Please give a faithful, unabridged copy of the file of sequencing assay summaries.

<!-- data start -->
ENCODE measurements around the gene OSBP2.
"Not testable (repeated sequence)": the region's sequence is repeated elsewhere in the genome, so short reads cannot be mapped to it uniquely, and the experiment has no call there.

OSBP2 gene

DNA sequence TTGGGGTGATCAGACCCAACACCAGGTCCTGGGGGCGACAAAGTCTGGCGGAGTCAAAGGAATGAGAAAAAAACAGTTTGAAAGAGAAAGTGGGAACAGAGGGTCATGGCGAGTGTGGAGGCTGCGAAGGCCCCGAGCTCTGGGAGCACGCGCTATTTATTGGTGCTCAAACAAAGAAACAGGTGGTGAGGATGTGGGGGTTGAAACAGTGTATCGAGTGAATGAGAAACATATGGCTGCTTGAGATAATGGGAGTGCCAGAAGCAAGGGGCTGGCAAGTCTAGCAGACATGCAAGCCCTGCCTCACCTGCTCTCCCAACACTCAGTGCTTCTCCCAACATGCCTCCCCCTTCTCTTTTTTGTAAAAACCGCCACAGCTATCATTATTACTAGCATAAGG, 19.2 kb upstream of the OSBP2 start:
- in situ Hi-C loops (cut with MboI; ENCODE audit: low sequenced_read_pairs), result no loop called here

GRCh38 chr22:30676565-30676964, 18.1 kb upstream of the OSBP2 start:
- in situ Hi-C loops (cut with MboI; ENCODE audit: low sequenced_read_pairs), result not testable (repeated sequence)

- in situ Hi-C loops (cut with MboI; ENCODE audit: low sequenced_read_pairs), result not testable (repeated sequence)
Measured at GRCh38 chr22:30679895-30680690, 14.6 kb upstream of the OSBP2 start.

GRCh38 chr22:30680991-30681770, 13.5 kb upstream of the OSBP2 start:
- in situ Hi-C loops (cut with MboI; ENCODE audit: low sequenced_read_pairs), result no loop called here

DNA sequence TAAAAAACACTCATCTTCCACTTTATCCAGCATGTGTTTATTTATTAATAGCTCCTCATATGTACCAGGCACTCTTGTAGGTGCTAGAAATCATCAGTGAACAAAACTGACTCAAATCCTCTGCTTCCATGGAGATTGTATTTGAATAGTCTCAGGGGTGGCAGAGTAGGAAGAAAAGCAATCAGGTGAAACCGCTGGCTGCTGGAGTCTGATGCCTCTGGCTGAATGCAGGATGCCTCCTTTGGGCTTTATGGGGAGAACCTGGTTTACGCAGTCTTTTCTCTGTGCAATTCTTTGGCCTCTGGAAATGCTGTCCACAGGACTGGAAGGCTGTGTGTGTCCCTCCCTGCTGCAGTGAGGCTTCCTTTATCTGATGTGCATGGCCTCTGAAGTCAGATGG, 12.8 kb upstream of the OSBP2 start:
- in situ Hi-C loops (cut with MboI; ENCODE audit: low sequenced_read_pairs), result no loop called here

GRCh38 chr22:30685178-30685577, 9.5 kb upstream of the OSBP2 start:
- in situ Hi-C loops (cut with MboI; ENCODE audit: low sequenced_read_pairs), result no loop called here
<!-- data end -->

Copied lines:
ENCODE measurements around the gene OSBP2.
"Not testable (repeated sequence)": the region's sequence is repeated elsewhere in the genome, so short reads cannot be mapped to it uniquely, and the experiment has no call there.

OSBP2 gene

DNA sequence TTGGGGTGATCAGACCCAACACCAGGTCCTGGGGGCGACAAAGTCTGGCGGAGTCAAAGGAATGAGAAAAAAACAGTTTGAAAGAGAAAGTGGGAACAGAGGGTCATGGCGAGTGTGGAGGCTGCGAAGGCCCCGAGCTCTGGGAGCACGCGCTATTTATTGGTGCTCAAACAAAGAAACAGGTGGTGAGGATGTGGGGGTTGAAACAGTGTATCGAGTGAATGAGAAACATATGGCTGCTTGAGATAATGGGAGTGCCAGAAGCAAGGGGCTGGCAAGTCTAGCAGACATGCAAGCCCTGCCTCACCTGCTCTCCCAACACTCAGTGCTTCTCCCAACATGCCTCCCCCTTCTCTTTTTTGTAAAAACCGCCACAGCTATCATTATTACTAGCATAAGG, 19.2 kb upstream of the OSBP2 start:
- in situ Hi-C loops (cut with MboI; ENCODE audit: low sequenced_read_pairs), result no loop called here

GRCh38 chr22:30676565-30676964, 18.1 kb upstream of the OSBP2 start:
- in situ Hi-C loops (cut with MboI; ENCODE audit: low sequenced_read_pairs), result not testable (repeated sequence)

- in situ Hi-C loops (cut with MboI; ENCODE audit: low sequenced_read_pairs), result not testable (repeated sequence)
Measured at GRCh38 chr22:30679895-30680690, 14.6 kb upstream of the OSBP2 start.

GRCh38 chr22:30680991-30681770, 13.5 kb upstream of the OSBP2 start:
- in situ Hi-C loops (cut with MboI; ENCODE audit: low sequenced_read_pairs), result no loop called here

DNA sequence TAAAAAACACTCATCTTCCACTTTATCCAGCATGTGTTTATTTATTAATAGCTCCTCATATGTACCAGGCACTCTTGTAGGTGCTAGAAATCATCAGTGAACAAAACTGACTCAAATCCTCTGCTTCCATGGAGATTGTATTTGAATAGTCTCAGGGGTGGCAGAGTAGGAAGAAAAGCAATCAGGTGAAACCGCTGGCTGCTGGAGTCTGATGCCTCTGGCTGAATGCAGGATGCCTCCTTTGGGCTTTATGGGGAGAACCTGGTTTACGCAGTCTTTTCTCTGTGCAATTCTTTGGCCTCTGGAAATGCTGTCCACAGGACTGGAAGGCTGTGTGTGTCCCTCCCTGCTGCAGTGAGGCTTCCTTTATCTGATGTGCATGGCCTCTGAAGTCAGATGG, 12.8 kb upstream of the OSBP2 start:
- in situ Hi-C loops (cut with MboI; ENCODE audit: low sequenced_read_pairs), result no loop called here

GRCh38 chr22:30685178-30685577, 9.5 kb upstream of the OSBP2 start:
- in situ Hi-C loops (cut with MboI; ENCODE audit: low sequenced_read_pairs), result no loop called here